Monday, 22 June 2015

South Downs Way 100.


So here I was once again on the start line for the South Downs Way 100. I had first attempted this race back in 2013. And I might add that I was a bit ambivalent about being able to run a 100 mile foot race. I had thought if I can do 100k, then 100 miles could not be that hard. How wrong I was.
I DNF'd at 54 miles.Inexperience, poor training and  under estimating how hard it is to complete a 100 mile race put paid to my ambivalence.  I try to learn by my mistakes in life. Also I am not someone that likes to give up on things so I asked for some help.  I got a coach for 16 months ( James Elson ) at Centurion running, today's race organizer ( http://www.centurionrunning.com/ultra-coaching/ )  and put some hard work in and I got some good results. I finished 3 x 100 milers and I achieved PB's at half marathon, full marathon and at 50k also. 

Back to the  start line at Chilcomb sports ground, and I am now looking to nick my fifth Buckle, and get my second race in the Grand Slam completed. The race starts at 6 am, so friends Mark Johnson and Jonathan Wilkes and I had travelled down on the Friday. We registered on that evening and walked back to the Premier Inn, which was a mile away. 
Taxis are not great in Winchester!  Mark and I shared a room. We had a good laugh that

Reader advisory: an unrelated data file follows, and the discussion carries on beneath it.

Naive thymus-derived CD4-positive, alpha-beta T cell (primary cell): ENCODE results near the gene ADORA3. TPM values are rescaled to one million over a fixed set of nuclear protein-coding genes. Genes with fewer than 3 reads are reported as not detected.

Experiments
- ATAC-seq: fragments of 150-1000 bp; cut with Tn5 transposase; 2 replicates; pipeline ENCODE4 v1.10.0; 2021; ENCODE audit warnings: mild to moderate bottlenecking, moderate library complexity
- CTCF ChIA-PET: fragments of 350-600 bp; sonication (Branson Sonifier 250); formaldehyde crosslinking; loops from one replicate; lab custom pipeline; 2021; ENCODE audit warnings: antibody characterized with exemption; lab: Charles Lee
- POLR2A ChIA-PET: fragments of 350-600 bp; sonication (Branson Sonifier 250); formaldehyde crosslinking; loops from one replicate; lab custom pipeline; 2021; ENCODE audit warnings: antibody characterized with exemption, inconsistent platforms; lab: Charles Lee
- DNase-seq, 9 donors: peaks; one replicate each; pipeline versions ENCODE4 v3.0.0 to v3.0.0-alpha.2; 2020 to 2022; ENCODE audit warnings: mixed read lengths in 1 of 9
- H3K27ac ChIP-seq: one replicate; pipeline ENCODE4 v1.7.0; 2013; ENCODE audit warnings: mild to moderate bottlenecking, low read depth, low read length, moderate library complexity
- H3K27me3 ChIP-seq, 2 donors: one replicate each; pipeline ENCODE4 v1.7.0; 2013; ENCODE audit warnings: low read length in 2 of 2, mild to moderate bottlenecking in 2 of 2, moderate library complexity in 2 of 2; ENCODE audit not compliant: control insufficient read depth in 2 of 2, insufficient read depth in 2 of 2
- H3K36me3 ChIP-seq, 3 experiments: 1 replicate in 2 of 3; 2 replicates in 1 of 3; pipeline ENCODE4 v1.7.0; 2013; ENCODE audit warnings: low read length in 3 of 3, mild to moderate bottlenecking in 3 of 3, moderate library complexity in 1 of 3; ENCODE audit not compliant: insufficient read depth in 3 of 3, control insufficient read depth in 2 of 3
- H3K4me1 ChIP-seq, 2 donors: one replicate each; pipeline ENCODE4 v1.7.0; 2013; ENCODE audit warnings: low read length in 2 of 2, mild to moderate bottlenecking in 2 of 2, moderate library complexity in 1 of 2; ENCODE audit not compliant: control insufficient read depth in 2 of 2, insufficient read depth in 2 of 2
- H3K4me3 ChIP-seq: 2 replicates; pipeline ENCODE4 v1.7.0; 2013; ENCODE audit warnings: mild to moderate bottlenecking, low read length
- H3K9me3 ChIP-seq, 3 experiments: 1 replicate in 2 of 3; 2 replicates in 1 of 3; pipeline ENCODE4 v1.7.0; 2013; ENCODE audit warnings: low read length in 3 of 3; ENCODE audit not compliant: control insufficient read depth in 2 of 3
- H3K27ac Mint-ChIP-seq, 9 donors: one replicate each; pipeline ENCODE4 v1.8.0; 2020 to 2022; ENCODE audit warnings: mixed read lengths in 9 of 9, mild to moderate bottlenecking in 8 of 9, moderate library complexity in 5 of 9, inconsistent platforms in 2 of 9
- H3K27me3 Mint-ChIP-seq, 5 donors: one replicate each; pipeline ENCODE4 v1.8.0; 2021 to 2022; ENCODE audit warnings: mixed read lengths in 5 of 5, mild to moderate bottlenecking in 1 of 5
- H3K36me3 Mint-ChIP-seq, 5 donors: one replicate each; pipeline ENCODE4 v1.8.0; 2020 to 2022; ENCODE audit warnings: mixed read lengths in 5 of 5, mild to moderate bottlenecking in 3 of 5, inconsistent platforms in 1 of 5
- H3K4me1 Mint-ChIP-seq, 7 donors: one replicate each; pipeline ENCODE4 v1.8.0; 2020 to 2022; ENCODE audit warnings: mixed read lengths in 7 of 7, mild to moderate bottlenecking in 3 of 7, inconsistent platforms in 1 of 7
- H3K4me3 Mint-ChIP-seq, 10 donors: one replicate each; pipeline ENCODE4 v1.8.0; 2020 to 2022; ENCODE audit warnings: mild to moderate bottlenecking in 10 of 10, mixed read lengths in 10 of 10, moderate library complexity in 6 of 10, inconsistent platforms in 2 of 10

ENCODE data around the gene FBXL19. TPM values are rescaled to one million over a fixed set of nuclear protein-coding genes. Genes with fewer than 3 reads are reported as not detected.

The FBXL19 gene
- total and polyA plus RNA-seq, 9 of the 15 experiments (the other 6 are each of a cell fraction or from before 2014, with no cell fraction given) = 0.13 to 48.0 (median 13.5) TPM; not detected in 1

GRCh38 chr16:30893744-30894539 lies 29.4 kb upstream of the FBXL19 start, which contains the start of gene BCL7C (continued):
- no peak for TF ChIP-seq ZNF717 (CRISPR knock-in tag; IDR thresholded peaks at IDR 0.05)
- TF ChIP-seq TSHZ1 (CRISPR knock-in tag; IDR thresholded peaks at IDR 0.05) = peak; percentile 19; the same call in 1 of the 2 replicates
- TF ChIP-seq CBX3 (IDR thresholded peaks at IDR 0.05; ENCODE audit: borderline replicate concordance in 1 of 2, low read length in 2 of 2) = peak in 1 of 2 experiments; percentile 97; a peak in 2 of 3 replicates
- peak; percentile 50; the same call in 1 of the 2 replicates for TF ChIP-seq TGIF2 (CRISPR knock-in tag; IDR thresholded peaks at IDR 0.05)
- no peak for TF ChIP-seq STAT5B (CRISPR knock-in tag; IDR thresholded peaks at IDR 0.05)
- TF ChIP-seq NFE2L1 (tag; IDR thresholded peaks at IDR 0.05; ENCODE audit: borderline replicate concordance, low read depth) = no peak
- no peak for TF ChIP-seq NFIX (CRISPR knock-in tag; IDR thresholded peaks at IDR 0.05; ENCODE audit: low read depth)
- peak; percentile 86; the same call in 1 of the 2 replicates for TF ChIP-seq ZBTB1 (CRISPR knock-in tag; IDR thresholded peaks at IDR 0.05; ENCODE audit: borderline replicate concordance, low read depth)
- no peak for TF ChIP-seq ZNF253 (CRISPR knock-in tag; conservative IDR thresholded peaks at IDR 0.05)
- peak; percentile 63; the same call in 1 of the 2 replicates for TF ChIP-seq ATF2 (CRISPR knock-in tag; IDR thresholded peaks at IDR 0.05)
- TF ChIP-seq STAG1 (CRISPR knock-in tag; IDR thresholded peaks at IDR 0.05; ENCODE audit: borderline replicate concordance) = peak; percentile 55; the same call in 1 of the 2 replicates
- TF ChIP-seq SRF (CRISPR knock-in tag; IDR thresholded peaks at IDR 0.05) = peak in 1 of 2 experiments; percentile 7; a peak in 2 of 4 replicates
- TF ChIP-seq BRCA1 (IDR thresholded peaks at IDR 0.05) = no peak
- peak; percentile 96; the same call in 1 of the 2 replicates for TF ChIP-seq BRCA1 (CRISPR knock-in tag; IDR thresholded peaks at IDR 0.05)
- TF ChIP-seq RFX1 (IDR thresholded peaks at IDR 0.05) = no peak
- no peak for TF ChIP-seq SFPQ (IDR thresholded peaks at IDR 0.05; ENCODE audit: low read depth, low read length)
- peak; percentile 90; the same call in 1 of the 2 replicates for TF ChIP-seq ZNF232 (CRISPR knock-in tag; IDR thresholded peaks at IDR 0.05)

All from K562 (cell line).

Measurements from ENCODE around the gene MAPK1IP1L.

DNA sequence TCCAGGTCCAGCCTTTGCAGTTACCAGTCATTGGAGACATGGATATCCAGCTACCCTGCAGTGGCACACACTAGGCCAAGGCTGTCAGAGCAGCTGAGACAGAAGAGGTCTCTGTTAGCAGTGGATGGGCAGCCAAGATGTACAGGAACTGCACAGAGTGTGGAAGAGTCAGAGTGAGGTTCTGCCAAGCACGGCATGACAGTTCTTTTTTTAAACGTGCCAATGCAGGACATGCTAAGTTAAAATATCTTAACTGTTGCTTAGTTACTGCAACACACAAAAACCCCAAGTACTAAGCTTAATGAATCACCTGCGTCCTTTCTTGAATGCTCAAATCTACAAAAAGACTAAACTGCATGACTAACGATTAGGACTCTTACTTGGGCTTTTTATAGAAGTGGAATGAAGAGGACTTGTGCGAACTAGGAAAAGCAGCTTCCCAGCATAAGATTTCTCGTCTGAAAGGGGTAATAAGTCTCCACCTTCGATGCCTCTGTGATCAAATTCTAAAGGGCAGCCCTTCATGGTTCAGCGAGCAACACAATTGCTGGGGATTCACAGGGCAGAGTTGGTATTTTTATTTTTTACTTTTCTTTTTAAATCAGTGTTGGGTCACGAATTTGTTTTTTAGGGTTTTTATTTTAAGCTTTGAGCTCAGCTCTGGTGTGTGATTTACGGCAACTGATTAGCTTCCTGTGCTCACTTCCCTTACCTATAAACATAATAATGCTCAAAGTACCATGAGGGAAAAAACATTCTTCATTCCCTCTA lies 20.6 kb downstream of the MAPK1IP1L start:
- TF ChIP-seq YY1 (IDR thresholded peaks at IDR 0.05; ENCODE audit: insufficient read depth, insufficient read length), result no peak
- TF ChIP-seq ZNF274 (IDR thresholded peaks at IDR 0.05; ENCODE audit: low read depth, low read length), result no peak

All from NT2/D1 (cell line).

night, which took my mind off the race.
Lucky Number 13.
In the morning we decided against a taxi and walked to the race. It was overcast and it was humid. I looked out for Luke and other friends. I asked Luke what his plans were for today. Was he going to race it?  I could tell from the smile he was planning to! The usual race brief, the weather was looking good with some tail wind. Nici had put some interesting stats 
together for today's race e.g. finisher number 89 would be the 3000th Centurion race finisher. 


                                                                                                                               
                                                     L - R Mark and Me                           L - R Me and Luke                                                                                           










At 6pm James set us off, we did a loop of the field and then out onto a path and back onto ourselves, we were now on the South Downs way. I felt excited and glad to be going. There was not much talking going on. I was feeling relaxed. My pace was easy. My plan was to hopefully avg 12 min/mi pace for the first half. Running flats and down hills and hiking up the hills. And also not to sit around in the aid stations.  My nutrition plan was baby food, bananas, olives and my home made chia gels. Sickness and shits plague me normally, I also had some loperimide to help as well.
Picture Courtsey of Jon Lavis.
There was nothing really happening for the first 20 miles, I was feeling the humidity.  It slowed my pace a little and my legs felt a little tired. Running down Beeches Hill was awesome. You had to be careful here as it would be easy to roll an ankle. The views were stunning. I passed through the first two aid stations with no problems and as I was running along I was trying to take in some of the spectacular views as much as possible. The ground was hard underfoot and very uneven in places.